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China GPS rival Beidou is now fully operational after launching the final satellite

China completes navigation network Beidou
Adam D. Crook
Written by Adam D. Crook

To this day, there are only The four major GNSS networks: GPS (US), GLONASS (Russia), Galileo (European Union) and now Beaudou. India and Japan operate small systems.

Most people know about the GPS used for everything from personal navigation on your smartphone to tracking planes and container ships.

Beedou is China’s alternative system. It was coined by the Chinese word for the Big Dipper, and it took nearly two decades to complete.

China hopes to make Beedou a global contender for GPS, but the US option still has “absolute market share,” said Song Jongping, a Chinese military expert who has worked with the Chinese Ministry of Civil Affairs and the National Development and Reform Commission. .

Experts say China’s push for a new navigation network is also driven by a desire to reduce its dependence on US GPS, particularly the armed forces.

According to Andrew Dempster, director of the Australian Center for Space Engineering Research (ACSER) at the University of New South Wales, a country with its own GNSS network has more advantages than prestige.

“To be honest with Beaudo, there’s nothing special about it,” Dempster said. “The ambitious thing is that the Chinese want to say they got it. It’s like going to the moon and planting a flag for it,” Dempster said.

GPS History

At the height of the Cold War, the United States and Russia began building their own GNSS navigation arrays.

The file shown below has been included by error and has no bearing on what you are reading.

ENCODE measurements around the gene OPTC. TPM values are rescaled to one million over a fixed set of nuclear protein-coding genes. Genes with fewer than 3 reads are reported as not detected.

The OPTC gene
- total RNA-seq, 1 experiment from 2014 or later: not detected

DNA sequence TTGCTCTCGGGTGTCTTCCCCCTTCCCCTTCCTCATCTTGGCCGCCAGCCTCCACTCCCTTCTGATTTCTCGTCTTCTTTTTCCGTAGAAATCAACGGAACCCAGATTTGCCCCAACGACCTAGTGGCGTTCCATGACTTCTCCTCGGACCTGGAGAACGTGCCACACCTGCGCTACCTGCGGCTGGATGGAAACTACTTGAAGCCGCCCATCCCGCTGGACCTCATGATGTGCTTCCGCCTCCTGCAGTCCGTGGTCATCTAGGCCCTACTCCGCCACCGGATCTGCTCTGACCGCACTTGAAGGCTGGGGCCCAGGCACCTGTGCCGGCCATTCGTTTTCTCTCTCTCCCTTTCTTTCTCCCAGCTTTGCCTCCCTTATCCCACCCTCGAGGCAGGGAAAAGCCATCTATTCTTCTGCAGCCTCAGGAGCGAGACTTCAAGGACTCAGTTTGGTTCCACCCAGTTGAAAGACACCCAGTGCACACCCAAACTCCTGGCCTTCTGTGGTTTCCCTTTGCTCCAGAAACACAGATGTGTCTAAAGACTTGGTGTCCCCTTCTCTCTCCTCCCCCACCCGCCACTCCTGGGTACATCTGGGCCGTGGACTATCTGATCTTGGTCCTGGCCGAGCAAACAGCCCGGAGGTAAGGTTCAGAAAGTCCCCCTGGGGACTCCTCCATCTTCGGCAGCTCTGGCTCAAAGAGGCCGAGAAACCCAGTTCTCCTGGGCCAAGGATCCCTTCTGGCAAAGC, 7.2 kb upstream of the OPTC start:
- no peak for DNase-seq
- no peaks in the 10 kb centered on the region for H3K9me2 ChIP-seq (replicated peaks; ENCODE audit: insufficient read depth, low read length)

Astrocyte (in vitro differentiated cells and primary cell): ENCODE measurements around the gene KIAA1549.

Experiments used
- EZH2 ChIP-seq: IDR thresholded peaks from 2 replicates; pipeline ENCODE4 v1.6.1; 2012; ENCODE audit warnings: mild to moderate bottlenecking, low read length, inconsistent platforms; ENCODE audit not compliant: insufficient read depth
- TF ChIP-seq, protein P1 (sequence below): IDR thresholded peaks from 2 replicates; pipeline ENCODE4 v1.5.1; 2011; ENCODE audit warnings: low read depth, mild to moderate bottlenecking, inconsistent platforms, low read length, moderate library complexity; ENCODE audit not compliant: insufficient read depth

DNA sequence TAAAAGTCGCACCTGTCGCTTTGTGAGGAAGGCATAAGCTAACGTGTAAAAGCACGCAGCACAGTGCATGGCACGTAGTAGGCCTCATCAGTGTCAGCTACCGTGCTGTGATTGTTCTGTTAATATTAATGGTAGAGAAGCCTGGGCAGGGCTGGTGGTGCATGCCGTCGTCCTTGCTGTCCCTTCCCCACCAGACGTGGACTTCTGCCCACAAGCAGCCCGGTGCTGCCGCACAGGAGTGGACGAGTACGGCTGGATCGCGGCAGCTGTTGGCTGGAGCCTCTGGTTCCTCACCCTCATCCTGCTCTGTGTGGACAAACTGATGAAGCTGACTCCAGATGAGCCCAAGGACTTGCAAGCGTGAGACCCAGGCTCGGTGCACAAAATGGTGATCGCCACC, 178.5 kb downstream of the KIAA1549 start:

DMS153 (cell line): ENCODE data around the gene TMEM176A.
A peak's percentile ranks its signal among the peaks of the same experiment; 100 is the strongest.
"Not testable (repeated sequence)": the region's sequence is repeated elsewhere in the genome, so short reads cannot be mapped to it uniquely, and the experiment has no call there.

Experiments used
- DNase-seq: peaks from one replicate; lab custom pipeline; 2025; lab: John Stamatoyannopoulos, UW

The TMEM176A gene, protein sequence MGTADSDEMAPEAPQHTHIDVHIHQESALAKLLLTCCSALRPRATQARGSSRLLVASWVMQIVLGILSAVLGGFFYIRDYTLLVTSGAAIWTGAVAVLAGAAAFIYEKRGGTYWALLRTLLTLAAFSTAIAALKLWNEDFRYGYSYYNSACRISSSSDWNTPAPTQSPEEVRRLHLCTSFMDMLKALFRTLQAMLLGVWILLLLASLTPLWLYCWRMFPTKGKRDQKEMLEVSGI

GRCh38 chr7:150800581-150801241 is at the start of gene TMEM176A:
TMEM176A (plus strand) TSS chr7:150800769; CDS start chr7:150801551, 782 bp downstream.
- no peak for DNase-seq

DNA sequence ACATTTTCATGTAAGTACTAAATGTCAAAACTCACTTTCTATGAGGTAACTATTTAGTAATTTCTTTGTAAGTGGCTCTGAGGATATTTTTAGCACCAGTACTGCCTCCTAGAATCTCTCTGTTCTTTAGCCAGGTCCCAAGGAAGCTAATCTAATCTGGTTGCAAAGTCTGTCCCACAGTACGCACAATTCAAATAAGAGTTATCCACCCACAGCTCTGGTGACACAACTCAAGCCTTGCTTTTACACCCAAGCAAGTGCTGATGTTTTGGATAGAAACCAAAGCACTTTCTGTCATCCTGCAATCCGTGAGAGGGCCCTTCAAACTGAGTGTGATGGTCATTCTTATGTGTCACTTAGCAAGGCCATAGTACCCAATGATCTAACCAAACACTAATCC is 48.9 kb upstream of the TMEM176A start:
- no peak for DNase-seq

The GPS was first proposed by the US Defense Department in 1973, and the Russian GLONASS system was launched six years later in 1979. Both were declared “fully operational” in 1995.

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Most systems, such as GPS, work by using four satellites simultaneously, to determine how far the signal will reach the ground – for example your smartphone – to calculate exactly where that point is on the map.

China has begun building its navigation range In 1994. Work on Galileo began much later, but the EU network It is expected to be fully operational by the end of 2020.

The U.S., Russian and now Chinese Beedou systems are partly owned or operated by the military, Song said. The Galileo network is the only civilian GNSS system.

These four systems are designed with at least 20 satellites, According to GPS’s website.

Experts say that the accessibility and effectiveness of existing global GNSS networks provide little justification for building additional arrays.

Sueelin Choi, an associate professor at the RMIT School of Science Cluster in Melbourne, said that, as the Galileo network did in July 2019, it is useful to have an alternative if a particular GNSS network goes unexpectedly offline.

“From a civilian perspective, it’s good because we don’t rely too much on a single system … which can be very troubling to the global economy,” she said.